Thursday, June 14, 2007

Mohammadreza Mirzaei


The other day I got an email from a young Iranian photographer Mohammadreza Mirzaei for some help with a magazine article he is putting together. However, in his email he had a link to his own work.

I must say that I rather like some of it. While his Humans project isn't quite my thing, it does have a certain appeal.


I did however really like the Wall (make sure you click for bigger pictures - the little squares don't do them justice). There is a long photographic tradition of the frame being broken by a strong vertical - a tree or a post or such - going back at least to Atget and probably before that.


I should add - kudos for his website - I like the graphic, simple, yet slightly quirky design. Would that more photographers websites were like this

4 comments:

Jim Johnson said...

Tim,

I discovered Mirzaei via an email from him too. I think his work is quite good. Just goes to show how much talent there is out in the various corners of the globe.

http://politicstheoryphotography.
blogspot.com/search?q=mirzaei

tim atherton said...

Ha - I think that was just before I started reading your blog.

And any culture and society that can produce Abbas Kiarostami must have something going for it...

Rob said...

hey Tim ! I know Mohammadreza Mirzaei too !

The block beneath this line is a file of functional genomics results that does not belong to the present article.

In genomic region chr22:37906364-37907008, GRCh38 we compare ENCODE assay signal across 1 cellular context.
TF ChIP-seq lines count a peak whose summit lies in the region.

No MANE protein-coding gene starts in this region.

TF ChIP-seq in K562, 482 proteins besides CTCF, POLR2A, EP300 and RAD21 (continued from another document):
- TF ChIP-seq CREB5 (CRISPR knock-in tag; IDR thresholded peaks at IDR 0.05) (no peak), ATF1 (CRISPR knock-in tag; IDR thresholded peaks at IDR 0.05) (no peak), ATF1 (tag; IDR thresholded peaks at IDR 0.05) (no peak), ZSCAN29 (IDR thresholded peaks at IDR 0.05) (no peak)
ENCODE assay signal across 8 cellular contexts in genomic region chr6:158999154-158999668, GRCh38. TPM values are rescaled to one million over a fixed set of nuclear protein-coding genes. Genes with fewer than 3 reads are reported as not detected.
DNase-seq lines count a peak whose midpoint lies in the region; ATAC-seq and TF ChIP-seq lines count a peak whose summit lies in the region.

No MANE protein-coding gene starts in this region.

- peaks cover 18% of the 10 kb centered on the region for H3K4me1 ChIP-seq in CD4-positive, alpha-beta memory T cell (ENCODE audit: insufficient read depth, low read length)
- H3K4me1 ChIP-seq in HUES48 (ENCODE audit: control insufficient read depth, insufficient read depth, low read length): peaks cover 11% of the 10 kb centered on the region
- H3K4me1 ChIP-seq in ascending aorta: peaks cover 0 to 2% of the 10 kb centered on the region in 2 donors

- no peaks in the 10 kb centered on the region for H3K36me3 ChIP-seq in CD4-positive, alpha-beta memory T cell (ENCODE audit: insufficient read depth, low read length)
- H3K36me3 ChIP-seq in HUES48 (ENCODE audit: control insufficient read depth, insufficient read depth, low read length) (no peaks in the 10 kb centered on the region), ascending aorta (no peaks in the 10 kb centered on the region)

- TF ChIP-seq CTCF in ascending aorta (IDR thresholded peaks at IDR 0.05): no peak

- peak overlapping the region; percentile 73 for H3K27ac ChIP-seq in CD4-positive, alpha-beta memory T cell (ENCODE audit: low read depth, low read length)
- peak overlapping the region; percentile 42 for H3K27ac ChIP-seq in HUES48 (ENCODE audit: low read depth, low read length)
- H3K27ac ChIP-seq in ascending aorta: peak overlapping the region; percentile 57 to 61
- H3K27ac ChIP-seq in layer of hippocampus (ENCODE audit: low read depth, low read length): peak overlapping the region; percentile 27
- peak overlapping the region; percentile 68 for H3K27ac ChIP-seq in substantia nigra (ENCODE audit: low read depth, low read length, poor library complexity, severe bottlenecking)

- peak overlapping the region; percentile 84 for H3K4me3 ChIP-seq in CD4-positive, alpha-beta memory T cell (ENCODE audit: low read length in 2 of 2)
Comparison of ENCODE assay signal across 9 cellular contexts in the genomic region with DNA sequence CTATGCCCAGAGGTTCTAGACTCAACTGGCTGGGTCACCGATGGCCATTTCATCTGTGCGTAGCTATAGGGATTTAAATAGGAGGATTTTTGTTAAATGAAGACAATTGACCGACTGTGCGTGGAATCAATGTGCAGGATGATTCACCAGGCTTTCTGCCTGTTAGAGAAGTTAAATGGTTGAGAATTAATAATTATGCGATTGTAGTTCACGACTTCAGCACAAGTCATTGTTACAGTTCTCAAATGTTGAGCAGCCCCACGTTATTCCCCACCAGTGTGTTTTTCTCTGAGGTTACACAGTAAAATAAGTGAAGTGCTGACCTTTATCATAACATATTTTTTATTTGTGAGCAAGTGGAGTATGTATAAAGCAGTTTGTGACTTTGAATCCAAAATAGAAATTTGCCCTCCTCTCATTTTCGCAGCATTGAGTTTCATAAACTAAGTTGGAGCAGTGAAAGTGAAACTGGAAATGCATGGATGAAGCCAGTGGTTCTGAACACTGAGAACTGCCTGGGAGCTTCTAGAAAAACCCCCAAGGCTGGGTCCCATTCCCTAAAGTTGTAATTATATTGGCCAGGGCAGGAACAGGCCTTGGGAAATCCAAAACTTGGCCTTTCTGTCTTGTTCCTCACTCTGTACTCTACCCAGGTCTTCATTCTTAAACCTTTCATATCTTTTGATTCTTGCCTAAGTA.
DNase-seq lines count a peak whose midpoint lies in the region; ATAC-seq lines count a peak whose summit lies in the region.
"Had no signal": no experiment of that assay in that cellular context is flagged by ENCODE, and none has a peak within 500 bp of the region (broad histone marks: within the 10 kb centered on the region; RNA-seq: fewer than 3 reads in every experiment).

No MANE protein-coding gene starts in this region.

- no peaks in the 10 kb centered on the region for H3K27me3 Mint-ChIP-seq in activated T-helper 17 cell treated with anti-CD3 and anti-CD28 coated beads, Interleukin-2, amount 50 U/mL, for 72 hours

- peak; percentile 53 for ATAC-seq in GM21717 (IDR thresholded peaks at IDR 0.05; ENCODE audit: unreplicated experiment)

I found him by a Note on éclectique on one of his photos ( on your favorite series ! ) : http://eclectique.org/2007/01/24/wall-by-mohammadreza-mirzaei
I like his photo series very much , especially Humans . The note of Michael Kenna is also readable . isn't it ?!!

Anonymous said...

Humans make me feel exactly same as abbas kiarostami’s movies . a superb minimal stuff !

just remind this kiarostami's quote :

"My films have been progressing towards a certain kind of minimalism, even though it was never intended. Elements which can be eliminated have been eliminated. This was pointed out to me by somebody who referred to the paintings of Rembrandt and his use of light: some elements are highlighted while others are obscured or even pushed back into the dark. And it's something that we do - we bring out elements that we want to emphasize. I'm not claiming or denying that I have done such a thing but I do believe in [Robert] Bresson's method of creation through omission, not through addition."